Sermon for Transfiguration

Owing to our churches 100th anniversary being this year, Transfiguration was moved a week.  Here is my transfiguration sermon, which ended up being far more apologetic/polemic than I thought it would be.

The Transfiguration is the stuff of myth and legend. The great man ascends the mountain, and when he reaches the top, he touches the mind of god. He comes down changed, more serene, more powerful.

But this is no myth. Jesus does not go up on the mountaintop to find enlightenment, to finish some great quest, to impress the disciples. He goes up there to talk to Moses and Elijah. It’s for the disciples sake that his face glows like the sun. Peter James and John are eyewitnesses – they saw the glory, they heard the voice. And then, it’s all over. Back down the mountain, and Jesus telling them that no one is to know what they have seen, not until Jesus is raised from the dead. If it weren’t for the eyewitness testimony of Peter, it would be easy to discount this as a pleasant story, a nice parable about the divine spark in each one of us, or perhaps about how special Jesus really is to each one of us, and that we should let him shine in our hearts.

But this is no myth, this is not mere legend. In a world that increasingly has no use for religion, in a society where the fastest growing segment of the population is “Spiritual but not religious”, we need to hold on the truth that the basis of our faith is not just pie in the sky hopes and dreams for a better tomorrow, but the hard facts of Jesus life and death. The brightly shining face, the voice from the cloud make it seem as though maybe this is more of a story than a real event. Like the walking on water thing – it conveys a spiritual message – whatever that may be, but we live in a scientific age. We are not so easily taken in as the disciples were. We know how procreation works, and it isn’t by immaculate conception. We know how the weather works and it isn’t controlled by human command. We know all about mountaintop experiences, and we can tell the difference between reality, and mass hysteria. The resurrection is a nice thought – especially if you’ve lost a loved one, but this is the technological age – we deal in facts, not fantasy.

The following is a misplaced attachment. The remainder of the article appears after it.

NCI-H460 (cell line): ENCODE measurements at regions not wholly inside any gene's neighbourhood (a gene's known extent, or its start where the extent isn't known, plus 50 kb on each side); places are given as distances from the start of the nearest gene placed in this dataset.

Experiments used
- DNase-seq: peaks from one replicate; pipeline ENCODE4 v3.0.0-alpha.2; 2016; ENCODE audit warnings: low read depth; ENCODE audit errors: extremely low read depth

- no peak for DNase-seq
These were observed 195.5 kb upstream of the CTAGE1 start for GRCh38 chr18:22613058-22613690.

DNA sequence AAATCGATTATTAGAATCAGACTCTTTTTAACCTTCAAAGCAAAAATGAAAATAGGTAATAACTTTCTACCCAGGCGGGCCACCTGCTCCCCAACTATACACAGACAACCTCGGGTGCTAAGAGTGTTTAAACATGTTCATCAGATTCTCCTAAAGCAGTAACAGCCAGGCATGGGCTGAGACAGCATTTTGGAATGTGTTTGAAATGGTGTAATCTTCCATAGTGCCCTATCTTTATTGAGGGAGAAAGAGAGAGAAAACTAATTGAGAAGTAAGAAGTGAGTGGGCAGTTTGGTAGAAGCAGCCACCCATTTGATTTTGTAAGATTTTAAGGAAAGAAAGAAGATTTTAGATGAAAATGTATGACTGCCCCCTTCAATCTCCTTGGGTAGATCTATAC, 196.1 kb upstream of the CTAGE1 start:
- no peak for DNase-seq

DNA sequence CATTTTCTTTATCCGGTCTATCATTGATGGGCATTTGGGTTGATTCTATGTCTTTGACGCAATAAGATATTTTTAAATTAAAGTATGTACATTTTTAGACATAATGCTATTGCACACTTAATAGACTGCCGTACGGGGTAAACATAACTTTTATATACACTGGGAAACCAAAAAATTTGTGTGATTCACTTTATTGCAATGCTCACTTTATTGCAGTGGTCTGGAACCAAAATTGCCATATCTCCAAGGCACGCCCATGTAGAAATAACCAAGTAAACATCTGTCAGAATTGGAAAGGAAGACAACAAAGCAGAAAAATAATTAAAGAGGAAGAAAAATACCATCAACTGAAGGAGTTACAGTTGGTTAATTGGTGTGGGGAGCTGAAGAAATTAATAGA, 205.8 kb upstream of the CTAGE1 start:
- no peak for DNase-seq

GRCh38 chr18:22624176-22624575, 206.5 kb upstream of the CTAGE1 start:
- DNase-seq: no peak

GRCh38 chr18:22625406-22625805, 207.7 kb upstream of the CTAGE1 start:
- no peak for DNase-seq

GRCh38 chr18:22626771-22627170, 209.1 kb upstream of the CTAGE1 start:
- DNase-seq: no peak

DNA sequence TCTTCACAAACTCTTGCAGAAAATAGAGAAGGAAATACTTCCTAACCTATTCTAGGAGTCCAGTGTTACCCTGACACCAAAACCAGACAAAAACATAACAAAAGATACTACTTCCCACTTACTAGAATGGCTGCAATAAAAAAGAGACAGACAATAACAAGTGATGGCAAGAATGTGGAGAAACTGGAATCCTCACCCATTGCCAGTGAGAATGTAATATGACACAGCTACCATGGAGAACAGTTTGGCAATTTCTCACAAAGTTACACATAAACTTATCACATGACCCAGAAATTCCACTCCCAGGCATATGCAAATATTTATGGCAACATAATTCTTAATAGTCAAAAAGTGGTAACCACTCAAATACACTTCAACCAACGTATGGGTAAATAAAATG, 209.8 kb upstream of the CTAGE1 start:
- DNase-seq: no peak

But what about this eyewitness testimony? The Apostles are not civic or national leaders.  They are killed for the faith.  And those who killed them have every reason to publicize it if they recanted and admitted that it was all a hoax.  Twelve apostles, and not one of them ever said, “We didn’t really see that. And since eleven out of twelve died, and the twelfth was exiled, there is no possible benefit to telling stories. Lies always have some sort of benefit for the liar. A scheme for making money, getting women, building a power base. The apostles do none of that. They never back down from their claims. They suffer beatings, imprisonments, and even martyrdom, and not one of them – or any of the other witnesses of the resurrection, ever say it was not real. So, if they weren’t lying, what other options are there? They could be crazy. But modern psychologists have looked at the New Testament. They have examined the writings of the apostles. These are not the writings of insane people. Every one of the authors was sane. And if the apostles were not liars, and were not insane, this leaves us with only one other possibility – Jesus actually went up a mountain where he met Moses and Elijah, his face gleaming like the son, as he discussed his impending crucifixion, and as the disciples cowered in fear. There really was a voice from the cloud, saying “This is my beloved son.” The things they report, as fantastic as they sound to us – as mythic, as legendary as they may seem – are what actually happened.